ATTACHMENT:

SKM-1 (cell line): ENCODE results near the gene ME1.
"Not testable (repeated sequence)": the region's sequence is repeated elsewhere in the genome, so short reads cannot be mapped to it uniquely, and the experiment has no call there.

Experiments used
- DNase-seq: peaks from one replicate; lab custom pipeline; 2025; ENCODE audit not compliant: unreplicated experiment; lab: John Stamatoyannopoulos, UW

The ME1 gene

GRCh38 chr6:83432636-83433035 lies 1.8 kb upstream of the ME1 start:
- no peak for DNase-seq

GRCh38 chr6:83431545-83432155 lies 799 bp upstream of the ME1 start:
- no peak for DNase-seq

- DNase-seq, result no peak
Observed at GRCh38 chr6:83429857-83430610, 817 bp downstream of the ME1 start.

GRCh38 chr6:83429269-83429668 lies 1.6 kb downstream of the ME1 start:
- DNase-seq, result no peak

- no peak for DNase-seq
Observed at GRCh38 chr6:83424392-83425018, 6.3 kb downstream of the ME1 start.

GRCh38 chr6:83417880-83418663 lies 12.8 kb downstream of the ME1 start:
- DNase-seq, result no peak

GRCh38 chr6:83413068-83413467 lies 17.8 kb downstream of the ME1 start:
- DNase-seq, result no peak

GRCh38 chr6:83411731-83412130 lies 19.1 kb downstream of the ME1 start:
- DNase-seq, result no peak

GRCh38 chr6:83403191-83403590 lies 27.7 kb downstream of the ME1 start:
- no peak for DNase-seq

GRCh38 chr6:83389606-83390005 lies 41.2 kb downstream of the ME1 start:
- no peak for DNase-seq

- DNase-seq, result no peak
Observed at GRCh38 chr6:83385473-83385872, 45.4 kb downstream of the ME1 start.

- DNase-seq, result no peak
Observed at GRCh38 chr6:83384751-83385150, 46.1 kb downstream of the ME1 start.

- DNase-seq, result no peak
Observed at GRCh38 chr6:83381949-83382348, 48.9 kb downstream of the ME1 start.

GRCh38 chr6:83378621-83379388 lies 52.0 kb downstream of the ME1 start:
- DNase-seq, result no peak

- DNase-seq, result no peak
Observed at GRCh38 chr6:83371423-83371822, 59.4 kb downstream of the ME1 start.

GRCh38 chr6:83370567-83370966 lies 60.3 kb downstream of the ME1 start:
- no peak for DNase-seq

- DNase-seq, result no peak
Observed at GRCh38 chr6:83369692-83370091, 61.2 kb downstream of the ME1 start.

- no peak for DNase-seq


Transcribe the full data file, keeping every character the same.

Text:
SKM-1 (cell line): ENCODE results near the gene ME1.
"Not testable (repeated sequence)": the region's sequence is repeated elsewhere in the genome, so short reads cannot be mapped to it uniquely, and the experiment has no call there.

Experiments used
- DNase-seq: peaks from one replicate; lab custom pipeline; 2025; ENCODE audit not compliant: unreplicated experiment; lab: John Stamatoyannopoulos, UW

The ME1 gene

GRCh38 chr6:83432636-83433035 lies 1.8 kb upstream of the ME1 start:
- no peak for DNase-seq

GRCh38 chr6:83431545-83432155 lies 799 bp upstream of the ME1 start:
- no peak for DNase-seq

- DNase-seq, result no peak
Observed at GRCh38 chr6:83429857-83430610, 817 bp downstream of the ME1 start.

GRCh38 chr6:83429269-83429668 lies 1.6 kb downstream of the ME1 start:
- DNase-seq, result no peak

- no peak for DNase-seq
Observed at GRCh38 chr6:83424392-83425018, 6.3 kb downstream of the ME1 start.

GRCh38 chr6:83417880-83418663 lies 12.8 kb downstream of the ME1 start:
- DNase-seq, result no peak

GRCh38 chr6:83413068-83413467 lies 17.8 kb downstream of the ME1 start:
- DNase-seq, result no peak

GRCh38 chr6:83411731-83412130 lies 19.1 kb downstream of the ME1 start:
- DNase-seq, result no peak

GRCh38 chr6:83403191-83403590 lies 27.7 kb downstream of the ME1 start:
- no peak for DNase-seq

GRCh38 chr6:83389606-83390005 lies 41.2 kb downstream of the ME1 start:
- no peak for DNase-seq

- DNase-seq, result no peak
Observed at GRCh38 chr6:83385473-83385872, 45.4 kb downstream of the ME1 start.

- DNase-seq, result no peak
Observed at GRCh38 chr6:83384751-83385150, 46.1 kb downstream of the ME1 start.

- DNase-seq, result no peak
Observed at GRCh38 chr6:83381949-83382348, 48.9 kb downstream of the ME1 start.

GRCh38 chr6:83378621-83379388 lies 52.0 kb downstream of the ME1 start:
- DNase-seq, result no peak

- DNase-seq, result no peak
Observed at GRCh38 chr6:83371423-83371822, 59.4 kb downstream of the ME1 start.

GRCh38 chr6:83370567-83370966 lies 60.3 kb downstream of the ME1 start:
- no peak for DNase-seq

- DNase-seq, result no peak
Observed at GRCh38 chr6:83369692-83370091, 61.2 kb downstream of the ME1 start.

- no peak for DNase-seq